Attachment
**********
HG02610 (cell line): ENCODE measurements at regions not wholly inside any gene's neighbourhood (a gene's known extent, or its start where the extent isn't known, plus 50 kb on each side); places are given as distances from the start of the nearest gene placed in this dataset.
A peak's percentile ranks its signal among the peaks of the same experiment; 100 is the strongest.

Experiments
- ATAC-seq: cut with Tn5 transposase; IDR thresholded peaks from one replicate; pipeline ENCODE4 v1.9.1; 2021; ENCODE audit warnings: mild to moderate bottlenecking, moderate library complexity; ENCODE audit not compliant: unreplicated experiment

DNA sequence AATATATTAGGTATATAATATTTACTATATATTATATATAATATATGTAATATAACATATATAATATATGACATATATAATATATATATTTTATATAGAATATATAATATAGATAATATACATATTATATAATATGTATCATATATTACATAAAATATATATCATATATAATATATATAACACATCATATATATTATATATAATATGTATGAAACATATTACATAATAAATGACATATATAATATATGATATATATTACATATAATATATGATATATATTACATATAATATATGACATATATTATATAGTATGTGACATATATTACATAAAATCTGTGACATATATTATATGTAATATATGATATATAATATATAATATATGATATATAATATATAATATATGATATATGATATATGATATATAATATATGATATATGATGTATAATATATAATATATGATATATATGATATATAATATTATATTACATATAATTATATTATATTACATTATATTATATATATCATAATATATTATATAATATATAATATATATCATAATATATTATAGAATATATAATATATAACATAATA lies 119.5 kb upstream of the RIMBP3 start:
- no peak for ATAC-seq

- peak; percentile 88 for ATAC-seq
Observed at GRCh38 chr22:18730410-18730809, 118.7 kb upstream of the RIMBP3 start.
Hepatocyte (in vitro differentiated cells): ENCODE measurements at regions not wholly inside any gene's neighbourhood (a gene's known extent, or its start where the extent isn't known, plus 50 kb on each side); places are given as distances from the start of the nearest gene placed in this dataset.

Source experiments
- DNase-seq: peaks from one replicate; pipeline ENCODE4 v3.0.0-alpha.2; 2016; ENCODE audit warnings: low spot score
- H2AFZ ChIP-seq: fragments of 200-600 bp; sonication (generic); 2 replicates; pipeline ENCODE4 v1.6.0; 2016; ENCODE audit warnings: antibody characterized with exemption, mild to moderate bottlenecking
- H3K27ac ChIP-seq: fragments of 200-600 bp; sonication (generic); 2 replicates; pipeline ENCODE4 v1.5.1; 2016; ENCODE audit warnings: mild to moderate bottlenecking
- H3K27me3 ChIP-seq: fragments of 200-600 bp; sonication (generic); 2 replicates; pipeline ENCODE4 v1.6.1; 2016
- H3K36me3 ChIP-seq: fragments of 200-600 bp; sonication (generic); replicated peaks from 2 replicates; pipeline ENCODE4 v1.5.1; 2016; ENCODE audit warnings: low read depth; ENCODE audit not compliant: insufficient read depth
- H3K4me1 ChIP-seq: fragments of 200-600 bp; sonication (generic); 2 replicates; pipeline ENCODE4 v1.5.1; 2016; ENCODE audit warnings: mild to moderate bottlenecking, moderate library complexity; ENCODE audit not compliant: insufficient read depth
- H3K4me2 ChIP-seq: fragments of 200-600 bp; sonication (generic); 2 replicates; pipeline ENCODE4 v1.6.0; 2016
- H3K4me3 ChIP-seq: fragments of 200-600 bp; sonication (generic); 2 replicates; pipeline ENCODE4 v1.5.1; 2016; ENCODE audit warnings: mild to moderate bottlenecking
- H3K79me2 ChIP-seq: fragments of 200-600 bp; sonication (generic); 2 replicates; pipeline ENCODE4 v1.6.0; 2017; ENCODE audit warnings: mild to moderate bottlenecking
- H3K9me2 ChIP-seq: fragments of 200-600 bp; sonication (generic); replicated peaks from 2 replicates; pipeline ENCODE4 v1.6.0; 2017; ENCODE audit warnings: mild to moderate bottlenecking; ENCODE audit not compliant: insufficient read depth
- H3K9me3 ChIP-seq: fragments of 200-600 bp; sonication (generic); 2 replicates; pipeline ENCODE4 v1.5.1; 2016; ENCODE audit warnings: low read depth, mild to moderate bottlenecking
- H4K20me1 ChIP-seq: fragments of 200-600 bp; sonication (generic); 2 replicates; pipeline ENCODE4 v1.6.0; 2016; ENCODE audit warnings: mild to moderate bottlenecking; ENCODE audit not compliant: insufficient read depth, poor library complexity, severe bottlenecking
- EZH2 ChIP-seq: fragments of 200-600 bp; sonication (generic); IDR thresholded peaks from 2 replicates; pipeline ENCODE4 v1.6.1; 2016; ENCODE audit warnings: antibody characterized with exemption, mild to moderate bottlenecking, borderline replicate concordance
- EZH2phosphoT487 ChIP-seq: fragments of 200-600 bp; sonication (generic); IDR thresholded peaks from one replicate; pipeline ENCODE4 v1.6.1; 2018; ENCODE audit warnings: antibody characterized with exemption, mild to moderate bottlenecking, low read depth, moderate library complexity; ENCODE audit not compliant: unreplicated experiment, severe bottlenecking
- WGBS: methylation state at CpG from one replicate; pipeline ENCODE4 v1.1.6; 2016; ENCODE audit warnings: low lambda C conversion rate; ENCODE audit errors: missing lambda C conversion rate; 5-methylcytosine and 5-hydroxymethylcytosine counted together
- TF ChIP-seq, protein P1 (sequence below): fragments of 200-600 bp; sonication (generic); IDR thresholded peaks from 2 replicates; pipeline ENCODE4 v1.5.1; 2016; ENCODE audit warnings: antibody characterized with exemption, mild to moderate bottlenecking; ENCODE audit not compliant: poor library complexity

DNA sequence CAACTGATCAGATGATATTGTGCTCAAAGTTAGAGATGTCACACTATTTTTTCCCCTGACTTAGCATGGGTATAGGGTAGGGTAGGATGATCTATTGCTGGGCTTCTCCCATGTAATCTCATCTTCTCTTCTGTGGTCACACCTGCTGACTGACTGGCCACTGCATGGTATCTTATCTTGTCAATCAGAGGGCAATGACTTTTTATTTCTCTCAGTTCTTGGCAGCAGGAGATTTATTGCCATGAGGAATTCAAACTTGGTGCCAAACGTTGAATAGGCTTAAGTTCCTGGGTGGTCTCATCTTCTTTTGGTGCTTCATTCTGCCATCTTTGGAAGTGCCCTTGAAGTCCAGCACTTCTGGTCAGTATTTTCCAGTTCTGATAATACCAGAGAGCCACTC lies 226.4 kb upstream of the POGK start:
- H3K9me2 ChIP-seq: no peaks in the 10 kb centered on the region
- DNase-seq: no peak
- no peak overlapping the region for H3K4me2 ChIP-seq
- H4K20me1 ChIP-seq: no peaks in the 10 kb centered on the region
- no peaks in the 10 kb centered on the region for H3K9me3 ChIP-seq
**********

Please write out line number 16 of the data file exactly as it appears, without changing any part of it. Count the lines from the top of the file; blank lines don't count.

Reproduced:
- H3K4me1 ChIP-seq: fragments of 200-600 bp; sonication (generic); 2 replicates; pipeline ENCODE4 v1.5.1; 2016; ENCODE audit warnings: mild to moderate bottlenecking, moderate library complexity; ENCODE audit not compliant: insufficient read depth